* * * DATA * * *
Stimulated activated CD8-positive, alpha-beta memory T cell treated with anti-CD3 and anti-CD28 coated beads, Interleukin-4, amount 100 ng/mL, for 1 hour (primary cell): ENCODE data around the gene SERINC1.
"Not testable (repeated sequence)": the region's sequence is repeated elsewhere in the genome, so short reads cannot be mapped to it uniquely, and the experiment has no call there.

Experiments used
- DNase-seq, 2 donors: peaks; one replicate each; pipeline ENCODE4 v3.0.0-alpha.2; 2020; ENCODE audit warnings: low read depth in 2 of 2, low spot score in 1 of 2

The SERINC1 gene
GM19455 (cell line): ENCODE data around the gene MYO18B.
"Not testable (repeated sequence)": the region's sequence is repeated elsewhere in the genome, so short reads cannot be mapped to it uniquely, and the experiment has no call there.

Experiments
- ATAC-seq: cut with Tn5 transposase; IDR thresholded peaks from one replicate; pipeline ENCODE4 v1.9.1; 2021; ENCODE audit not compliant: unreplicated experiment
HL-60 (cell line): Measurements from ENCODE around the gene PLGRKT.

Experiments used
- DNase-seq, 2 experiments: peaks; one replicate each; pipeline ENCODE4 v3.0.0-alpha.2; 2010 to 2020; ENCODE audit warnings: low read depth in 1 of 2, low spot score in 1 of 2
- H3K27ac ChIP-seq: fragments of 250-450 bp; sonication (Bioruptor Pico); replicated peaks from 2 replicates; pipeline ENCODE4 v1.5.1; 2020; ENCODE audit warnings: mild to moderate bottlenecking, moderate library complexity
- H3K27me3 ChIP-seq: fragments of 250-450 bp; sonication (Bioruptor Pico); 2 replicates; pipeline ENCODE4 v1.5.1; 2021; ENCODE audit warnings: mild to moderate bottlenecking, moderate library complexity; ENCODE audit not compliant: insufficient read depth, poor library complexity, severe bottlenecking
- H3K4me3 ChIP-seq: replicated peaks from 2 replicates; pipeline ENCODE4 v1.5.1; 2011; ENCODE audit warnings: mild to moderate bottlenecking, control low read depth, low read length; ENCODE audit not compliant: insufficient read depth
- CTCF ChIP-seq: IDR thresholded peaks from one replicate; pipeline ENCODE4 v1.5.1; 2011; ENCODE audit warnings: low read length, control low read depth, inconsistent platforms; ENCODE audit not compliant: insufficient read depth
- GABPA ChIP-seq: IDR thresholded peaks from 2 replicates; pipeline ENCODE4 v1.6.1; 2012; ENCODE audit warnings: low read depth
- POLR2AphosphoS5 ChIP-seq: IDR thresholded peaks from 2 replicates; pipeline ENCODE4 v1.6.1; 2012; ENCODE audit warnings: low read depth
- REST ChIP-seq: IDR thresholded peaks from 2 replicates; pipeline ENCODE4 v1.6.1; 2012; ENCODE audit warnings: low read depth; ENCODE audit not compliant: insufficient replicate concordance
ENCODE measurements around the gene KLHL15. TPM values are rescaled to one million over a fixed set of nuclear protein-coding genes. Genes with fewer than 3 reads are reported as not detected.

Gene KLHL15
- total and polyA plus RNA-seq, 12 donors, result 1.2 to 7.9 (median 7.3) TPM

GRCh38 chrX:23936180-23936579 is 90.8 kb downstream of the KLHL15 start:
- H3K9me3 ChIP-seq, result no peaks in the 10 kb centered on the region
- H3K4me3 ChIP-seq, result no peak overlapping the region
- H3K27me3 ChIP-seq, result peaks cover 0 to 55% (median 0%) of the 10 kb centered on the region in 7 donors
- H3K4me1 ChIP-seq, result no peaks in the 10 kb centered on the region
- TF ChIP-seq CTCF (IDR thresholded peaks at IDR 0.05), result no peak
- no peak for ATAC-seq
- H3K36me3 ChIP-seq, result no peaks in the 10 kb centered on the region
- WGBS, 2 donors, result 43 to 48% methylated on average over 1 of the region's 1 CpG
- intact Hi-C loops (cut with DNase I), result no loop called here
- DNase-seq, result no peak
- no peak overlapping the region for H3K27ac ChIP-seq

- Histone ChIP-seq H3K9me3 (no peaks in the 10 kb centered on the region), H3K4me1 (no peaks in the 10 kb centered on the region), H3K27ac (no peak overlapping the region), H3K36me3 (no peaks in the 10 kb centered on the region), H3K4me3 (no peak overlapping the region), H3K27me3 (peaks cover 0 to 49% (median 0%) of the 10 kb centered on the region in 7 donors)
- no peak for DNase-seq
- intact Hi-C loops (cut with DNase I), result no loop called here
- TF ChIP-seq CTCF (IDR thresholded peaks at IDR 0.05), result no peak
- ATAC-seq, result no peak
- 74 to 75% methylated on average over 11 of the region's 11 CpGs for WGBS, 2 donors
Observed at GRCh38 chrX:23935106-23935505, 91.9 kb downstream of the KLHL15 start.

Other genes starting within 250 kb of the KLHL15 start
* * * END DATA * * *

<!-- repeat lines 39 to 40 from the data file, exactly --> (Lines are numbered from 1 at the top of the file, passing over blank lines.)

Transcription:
- ATAC-seq, result no peak
- 74 to 75% methylated on average over 11 of the region's 11 CpGs for WGBS, 2 donors